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The Student Wellness Center has recently released the second report of a series addressing the reduction of high-risk drinking and related harms at the College. The report, entitled, “Expanding the Healthy Majority,” focuses on how to increase the number of Dartmouth students who do not report high-risk drinking in the two weeks before polling.
Construction of the new Center for Engineering and Computer Science on the west end of campus has been temporarily suspended after workers dug a 70-foot-deep hole 10 feet south of the intended location.
The archaeological excavation outside of Baker-Berry Library has come to a close, and buildings and grounds have filled the holes, following a more than two-week dig that involved Dartmouth students, professors and community volunteers. The team found a range of artifacts, from false teeth to a gold ring to a bone-handled knife.
Earlier this week, parking rates across Hanover were raised, including both in town-owned parking lots and the parking garage, as well as at meters throughout town. While not a flat raise across all spaces, some rates increased by over 50 percent and some even doubled. The town has also rolled out a mobile parking payment system called “ParkMobile” downtown.
The Undergraduate Finance Committee has announced its allocation of the $1,250,000 student activities budget for the fiscal year 2019-20, providing funding to 10 undergraduate student organizations. The budget increased by three percent this year, compared to last year’s 1.13 percent, and all organizations saw increases in their allocations.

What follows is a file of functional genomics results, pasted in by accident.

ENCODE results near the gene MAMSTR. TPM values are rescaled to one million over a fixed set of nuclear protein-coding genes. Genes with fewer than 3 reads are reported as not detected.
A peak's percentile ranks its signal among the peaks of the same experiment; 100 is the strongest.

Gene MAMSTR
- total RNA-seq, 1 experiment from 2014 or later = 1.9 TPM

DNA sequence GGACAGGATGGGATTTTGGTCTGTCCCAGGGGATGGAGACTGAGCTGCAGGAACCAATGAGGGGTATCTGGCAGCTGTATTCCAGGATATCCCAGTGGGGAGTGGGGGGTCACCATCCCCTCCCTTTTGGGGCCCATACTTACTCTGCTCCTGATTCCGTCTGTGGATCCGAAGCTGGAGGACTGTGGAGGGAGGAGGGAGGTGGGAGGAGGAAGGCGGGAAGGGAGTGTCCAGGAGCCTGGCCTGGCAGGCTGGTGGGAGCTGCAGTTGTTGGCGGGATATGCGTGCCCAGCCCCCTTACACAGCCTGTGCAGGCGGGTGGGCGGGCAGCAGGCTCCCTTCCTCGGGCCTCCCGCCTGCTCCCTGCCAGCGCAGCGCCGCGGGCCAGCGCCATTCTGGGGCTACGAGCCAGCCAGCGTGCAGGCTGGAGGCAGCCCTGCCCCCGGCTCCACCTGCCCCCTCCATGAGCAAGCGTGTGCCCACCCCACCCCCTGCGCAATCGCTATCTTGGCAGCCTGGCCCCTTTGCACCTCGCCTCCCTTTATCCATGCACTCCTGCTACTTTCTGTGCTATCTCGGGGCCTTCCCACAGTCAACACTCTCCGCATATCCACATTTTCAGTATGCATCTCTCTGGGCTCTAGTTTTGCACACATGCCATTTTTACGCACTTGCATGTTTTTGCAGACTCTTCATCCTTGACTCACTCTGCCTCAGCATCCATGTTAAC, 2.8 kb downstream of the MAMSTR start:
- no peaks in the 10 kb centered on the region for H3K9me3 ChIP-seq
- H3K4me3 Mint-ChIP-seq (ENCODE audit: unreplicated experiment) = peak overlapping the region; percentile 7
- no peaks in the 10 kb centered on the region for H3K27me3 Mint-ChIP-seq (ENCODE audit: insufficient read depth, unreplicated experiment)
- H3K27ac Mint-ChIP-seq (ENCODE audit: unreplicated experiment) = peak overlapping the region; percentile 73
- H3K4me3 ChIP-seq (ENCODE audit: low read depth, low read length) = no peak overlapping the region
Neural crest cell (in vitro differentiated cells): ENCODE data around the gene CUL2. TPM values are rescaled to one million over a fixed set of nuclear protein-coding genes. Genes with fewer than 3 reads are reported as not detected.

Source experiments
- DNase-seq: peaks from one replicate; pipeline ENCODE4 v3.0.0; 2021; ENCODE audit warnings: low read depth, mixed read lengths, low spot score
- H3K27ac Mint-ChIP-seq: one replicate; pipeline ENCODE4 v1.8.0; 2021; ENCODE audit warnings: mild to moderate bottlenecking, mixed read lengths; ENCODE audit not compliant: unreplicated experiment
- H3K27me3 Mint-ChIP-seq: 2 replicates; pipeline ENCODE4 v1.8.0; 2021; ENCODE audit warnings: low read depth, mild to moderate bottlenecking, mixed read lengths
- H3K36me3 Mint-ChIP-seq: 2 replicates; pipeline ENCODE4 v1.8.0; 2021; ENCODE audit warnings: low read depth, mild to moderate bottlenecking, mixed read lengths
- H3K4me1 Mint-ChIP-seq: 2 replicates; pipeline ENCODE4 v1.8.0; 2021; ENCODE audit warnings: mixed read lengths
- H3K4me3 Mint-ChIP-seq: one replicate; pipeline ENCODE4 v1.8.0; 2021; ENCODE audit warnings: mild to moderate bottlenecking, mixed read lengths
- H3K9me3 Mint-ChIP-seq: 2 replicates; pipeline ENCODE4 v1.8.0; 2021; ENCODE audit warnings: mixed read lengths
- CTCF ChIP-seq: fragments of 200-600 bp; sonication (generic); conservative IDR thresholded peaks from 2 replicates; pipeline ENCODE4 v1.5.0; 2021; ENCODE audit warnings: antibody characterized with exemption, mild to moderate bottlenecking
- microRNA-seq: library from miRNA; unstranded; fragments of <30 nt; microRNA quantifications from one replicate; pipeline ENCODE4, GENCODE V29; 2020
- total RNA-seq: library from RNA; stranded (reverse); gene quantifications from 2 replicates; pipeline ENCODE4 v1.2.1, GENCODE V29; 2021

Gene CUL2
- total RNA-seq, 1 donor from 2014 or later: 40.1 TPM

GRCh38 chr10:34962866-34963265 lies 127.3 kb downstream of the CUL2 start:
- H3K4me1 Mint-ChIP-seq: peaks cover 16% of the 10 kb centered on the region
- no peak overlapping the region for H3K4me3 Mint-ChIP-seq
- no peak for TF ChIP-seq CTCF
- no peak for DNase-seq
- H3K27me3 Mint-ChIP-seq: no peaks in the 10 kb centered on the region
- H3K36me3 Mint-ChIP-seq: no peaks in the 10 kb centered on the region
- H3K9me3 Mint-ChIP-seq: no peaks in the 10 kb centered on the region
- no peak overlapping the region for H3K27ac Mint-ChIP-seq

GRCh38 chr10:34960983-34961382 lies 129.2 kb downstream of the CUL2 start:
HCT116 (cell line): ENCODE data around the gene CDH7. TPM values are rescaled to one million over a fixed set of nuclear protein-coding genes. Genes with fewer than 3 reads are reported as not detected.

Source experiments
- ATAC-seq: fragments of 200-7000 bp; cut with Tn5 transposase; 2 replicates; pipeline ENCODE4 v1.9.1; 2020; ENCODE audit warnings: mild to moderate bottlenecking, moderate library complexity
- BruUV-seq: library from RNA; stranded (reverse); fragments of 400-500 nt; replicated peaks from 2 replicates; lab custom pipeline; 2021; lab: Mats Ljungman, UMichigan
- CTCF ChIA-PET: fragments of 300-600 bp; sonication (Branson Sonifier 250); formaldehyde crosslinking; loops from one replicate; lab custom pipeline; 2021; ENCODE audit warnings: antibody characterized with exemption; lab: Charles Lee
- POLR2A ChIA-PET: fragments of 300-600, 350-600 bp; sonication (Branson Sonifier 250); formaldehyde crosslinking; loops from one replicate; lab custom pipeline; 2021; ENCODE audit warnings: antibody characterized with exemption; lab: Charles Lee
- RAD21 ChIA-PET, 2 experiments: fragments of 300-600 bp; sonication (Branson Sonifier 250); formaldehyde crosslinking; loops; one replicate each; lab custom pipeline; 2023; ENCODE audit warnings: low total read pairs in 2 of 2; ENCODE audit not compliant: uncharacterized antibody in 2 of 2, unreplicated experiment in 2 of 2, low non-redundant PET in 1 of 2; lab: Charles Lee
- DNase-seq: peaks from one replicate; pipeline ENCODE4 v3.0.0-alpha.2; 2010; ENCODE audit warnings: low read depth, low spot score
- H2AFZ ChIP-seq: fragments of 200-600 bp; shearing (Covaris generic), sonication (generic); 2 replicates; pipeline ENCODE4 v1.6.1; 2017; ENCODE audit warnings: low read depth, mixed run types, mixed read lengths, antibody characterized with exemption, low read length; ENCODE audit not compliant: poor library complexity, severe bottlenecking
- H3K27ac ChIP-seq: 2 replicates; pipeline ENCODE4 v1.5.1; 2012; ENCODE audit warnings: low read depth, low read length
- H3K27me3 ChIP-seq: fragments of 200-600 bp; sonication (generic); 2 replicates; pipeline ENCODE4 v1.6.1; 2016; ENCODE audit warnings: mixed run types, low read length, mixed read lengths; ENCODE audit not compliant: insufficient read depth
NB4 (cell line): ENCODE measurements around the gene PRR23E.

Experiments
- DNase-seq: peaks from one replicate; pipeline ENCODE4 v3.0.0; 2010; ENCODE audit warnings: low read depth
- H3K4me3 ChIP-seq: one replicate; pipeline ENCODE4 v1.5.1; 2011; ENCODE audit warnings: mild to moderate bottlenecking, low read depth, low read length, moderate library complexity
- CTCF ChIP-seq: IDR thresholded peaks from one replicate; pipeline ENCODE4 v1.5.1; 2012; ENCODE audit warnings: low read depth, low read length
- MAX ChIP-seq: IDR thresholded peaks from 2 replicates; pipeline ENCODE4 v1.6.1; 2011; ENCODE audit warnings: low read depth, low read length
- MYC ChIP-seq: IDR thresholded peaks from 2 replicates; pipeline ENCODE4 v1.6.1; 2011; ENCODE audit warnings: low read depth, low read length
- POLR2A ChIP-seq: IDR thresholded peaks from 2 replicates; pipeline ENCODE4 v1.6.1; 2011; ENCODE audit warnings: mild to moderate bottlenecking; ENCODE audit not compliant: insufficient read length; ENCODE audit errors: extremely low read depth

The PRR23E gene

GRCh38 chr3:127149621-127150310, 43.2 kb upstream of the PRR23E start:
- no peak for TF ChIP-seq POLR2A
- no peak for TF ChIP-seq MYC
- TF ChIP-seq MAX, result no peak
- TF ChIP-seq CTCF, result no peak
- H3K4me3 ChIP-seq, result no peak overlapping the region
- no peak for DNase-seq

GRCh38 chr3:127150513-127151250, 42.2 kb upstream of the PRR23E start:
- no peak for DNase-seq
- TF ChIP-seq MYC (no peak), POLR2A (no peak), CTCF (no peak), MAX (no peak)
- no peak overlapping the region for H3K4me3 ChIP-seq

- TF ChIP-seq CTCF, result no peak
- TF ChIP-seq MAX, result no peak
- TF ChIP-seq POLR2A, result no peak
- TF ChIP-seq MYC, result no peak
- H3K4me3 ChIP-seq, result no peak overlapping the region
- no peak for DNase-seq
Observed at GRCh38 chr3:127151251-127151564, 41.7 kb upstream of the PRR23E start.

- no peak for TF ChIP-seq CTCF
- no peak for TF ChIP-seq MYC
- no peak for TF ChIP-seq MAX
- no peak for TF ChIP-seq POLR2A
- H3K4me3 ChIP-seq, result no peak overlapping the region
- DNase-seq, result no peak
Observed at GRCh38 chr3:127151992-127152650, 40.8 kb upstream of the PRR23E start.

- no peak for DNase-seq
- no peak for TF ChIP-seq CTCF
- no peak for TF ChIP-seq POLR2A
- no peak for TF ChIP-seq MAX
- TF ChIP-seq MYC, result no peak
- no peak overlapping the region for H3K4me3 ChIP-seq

Following one of the most divisive elections in recent memory, the 2020 presidential election looks to be a critical moment for American politics. One month ago, The Dartmouth conducted a poll recording the political and ideological views of Dartmouth’s student body. Now, after the first round of debates in the highly competitive Democratic Primary, we present some of its results.
The town of Hanover is taking steps to more strictly enforce town ordinances regarding the use of Mink Brook and the Connecticut river area. These ordinances prohibit the installation of rope swings, limit access to the area from dawn to dusk as well as ban alcohol, large gatherings and amplified sound.
When members of the Thought Project Living Learning Community return to campus this fall, they will not be moving to their expected housing in the McLaughlin Cluster. Members of the LLC will have been relocated to 11 Webster Avenue for the 2019-20 academic year, the building which housed Sigma Phi Epsilon Fraternity until it was placed on probation last fall. Thought Project members were informed of the news on Monday in an email from dean of residential life Mike Wooten.
A petition criticizing the College’s challenge to the granting of anonymity to three of the nine plaintiffs in the ongoing class-action lawsuit against Dartmouth will be delivered to College president Phil Hanlon today. The petition, which has garnered over 600 signatures, has been in circulation for a month and has gained the support of multiple prominent politicians including Senators Kirsten Gillibrand ’88, Bernie Sanders and Elizabeth Warren; New Hampshire state Senator Martha Hennessey ’76; and Congresswoman Annie Kuster.
Kathryn Lively has been named dean of the College, provost Joseph Helble wrote in an email to the College. She will begin the position on July 1.
The external investigation into how a student went missing during a May outdoor programs office-led trip on Mount Moosilauke has concluded, College spokeswoman Diana Lawrence confirmed to The Dartmouth yesterday. The director of outdoor programs Tim Burdick ’89, Med ’02 also resigned yesterday.